Today marks one year since Nov. 13, 2022. We remember this day.
On this same day one year ago, at 10:32 p.m., we received the emergency alert that an active attacker was on Grounds. Run, hide, fight, the alert said, in all capital letters. Is this really happening? At 10:40 p.m., we were instructed to shelter in place. We were stuck in libraries, the gym, classrooms and in our own dorms and apartments. We reached out to family and friends to let them know that we were okay. “Where are you? Are you good? Safe?” In between frantic phone calls with each other and doom scrolling on social media, many of us listened to a local police scanner like a lifeline.
Some of us went to sleep hungry. Others slept little or not at all — how could we, when the attacker was armed and still at large? On the morning of Nov. 14, the University alerted us that the suspected attacker had finally been caught. Lines to the dining halls trailed outside the doors.
And then we were faced with the heavy weight of all that had happened. Word spread that three of our fellow students had been fatally shot and two others injured. Some of us had known these students personally.
In the aftermath of this tragedy, our community came together to grieve and heal. At a vigil held by student leaders the Monday after the shooting, the candles of hundreds of attendees shone brightly against a bitterly cold November night. A memorial service was held to honor and celebrate the lives and legacies of Devin Chandler, Lavel Davis Jr. and D’Sean Perry through prayer and reflection. Student organizations compiled mental health resources and opened gathering spaces for their peers. Over 1,800 students turned out for the 31st annual 4th Year 5k, hosted by Peer Health Educators and Club Running, to remember the lives lost and support one another. Hundreds of students painted Beta Bridge and wrote handwritten messages, enshrining the memories of Devin, Lavel and D’Sean and community support for their families in Charlottesville history. We gathered in solidarity for each other and the victims in a powerful reminder of our strength and resilience.
Nov. 13 did not just affect our lives as students on that day — it altered the way we carry ourselves in our everyday lives. Just looking around Grounds, even now, one can find students wearing “U.Va. Strong” t-shirts. Every football game this semester has been played in Devin, Lavel and D’Sean’s memories. And with every touchdown scored, players step into an endzone bearing their numbers — 1, 15 and 41.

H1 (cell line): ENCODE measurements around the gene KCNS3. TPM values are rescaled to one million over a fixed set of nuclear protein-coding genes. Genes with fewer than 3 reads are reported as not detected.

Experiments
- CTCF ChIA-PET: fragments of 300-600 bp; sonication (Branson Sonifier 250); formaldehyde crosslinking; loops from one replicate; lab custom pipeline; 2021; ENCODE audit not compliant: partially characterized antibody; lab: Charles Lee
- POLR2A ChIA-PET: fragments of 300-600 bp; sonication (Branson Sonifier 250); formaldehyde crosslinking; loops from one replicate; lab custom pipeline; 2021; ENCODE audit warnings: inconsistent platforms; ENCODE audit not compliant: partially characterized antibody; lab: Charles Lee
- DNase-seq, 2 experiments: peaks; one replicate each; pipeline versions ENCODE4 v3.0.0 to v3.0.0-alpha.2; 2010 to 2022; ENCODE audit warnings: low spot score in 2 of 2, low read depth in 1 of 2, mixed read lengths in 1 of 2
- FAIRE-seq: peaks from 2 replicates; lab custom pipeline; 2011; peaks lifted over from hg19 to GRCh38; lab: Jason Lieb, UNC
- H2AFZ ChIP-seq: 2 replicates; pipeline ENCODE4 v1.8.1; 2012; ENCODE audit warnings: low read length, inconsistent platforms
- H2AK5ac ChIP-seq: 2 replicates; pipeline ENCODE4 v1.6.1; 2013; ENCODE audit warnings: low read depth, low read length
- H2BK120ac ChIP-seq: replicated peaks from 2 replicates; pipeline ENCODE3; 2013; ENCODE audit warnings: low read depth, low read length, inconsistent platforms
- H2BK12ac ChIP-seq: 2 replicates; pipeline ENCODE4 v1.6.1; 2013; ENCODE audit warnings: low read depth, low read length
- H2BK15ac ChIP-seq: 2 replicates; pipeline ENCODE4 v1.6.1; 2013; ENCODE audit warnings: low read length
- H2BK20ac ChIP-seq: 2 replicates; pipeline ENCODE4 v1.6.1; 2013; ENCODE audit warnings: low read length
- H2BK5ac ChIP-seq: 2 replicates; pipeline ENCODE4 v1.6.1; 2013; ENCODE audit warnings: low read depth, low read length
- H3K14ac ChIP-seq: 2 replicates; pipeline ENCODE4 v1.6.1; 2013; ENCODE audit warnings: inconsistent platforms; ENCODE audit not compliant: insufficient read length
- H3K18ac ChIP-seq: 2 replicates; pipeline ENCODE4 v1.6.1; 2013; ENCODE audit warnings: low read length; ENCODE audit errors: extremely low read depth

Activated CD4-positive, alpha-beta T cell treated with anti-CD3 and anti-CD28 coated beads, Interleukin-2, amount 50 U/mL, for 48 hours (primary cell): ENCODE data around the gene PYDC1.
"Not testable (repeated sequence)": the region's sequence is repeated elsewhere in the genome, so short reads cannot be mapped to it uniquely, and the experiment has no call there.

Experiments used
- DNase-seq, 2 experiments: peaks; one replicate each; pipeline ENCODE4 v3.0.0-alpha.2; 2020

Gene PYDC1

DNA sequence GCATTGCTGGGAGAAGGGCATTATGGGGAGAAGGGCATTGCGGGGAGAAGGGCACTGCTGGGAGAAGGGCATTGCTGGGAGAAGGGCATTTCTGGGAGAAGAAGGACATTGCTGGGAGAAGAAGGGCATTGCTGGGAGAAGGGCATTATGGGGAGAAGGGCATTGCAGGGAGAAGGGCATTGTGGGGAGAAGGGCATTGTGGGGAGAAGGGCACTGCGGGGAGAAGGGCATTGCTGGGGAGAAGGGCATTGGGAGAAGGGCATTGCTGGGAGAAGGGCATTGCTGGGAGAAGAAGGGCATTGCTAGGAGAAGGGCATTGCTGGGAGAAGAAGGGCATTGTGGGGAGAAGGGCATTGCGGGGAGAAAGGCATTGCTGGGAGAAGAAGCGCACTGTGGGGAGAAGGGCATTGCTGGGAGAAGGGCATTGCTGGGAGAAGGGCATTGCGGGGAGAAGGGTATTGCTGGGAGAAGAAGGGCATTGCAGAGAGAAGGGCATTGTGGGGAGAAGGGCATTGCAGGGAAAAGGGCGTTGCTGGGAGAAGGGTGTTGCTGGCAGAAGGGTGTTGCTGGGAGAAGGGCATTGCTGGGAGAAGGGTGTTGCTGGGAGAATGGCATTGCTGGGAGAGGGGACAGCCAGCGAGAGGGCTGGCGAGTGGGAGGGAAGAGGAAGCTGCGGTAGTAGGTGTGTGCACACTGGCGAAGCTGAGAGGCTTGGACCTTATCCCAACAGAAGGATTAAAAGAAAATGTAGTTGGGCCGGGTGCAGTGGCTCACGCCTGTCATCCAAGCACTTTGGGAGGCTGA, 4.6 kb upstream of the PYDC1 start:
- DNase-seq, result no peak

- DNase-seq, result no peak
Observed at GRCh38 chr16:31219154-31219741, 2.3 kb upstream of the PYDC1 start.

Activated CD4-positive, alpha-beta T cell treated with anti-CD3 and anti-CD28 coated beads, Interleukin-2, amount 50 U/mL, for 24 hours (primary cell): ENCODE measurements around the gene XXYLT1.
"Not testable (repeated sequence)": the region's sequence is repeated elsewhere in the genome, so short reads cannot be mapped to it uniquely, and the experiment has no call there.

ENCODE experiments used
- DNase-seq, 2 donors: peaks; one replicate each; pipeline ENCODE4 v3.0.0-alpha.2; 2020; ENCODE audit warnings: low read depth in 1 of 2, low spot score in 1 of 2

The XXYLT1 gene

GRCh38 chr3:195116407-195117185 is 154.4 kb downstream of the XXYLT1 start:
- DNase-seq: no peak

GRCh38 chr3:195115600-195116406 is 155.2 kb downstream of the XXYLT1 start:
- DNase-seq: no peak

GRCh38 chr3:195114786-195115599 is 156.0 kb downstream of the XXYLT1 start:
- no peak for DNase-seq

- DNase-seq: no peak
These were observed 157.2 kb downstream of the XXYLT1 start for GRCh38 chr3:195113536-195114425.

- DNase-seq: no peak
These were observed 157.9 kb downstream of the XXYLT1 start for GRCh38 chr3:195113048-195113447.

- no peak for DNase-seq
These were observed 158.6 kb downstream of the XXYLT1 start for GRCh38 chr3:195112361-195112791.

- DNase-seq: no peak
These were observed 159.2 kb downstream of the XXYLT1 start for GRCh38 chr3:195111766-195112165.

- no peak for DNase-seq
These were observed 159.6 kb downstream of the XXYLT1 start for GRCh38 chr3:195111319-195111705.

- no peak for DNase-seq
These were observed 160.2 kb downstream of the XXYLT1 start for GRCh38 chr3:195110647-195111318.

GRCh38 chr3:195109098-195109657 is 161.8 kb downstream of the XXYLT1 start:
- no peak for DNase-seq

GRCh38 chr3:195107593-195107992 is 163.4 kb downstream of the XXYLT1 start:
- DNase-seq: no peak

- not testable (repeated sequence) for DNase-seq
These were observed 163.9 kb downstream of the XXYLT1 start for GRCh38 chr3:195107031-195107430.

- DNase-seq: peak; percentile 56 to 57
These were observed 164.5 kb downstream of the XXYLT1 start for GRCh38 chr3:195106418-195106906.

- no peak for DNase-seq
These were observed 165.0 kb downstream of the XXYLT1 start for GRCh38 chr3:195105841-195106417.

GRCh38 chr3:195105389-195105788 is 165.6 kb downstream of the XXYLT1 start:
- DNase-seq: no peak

Yet, beyond the commemoration, there is the painful and profound realization that senseless violence can happen anywhere at this University. Whether on or off Grounds, we find ourselves wary of our surroundings. The facade of safety we had before that day has long been shattered. Regardless of the way we might have moved forward, each of us have been grieving with and healing from the pain, fear and trauma of that day in our own ways.
There is no one correct answer as to how we should, if at all, attempt to find meaning in the violence that occurred on the night of the 13th. What we can do, however, is remember. Football player Mike Hollins and student Marlee Morgan, along with everyone on that bus who witnessed and survived this violence firsthand, have shown us that their strength in living with the pain of adversity lies in carrying the legacies of their teammates and friends. They have also told us, time and time again, that they are grateful for the solidarity the community has shown them during the perpetual process of healing. On this day especially, we hope that, as a community, we can show solidarity for each other so we may continue to move forward with their memories and legacies in mind.
Today, we have seen the University emulate this solidarity by providing spaces for students to reflect, including an observance at the Chapel to honor their lives. The University has also collected mental health resources to support those of us who continue to cope with grief on this anniversary. We on the Editorial Board, too, have written in hopes that our words may help our readership to pause and remember Devin, Lavel and D’Sean.
Devin, Lavel and D’Sean brought light into the lives they touched. Devin was known by his family as a “dancing machine” — a constant source of joy. Lavel was an older brother and a role model, whose love for his hometown proudly led him to get a tattoo of it. D’Sean lifted his teammates up and was immersed in the world of poetry and music. Let our memories of them, and the strength of Mike and Marlee, be what inspires us to carry ourselves in a new light — a light that emboldens our responsibility to move forward while giving grace to ourselves and others.
The Cavalier Daily Editorial Board is composed of the Executive Editor, the Editor-in-Chief, the two Opinion Editors, their Senior Associates and an Opinion Columnist. The board can be reached at email@example.com.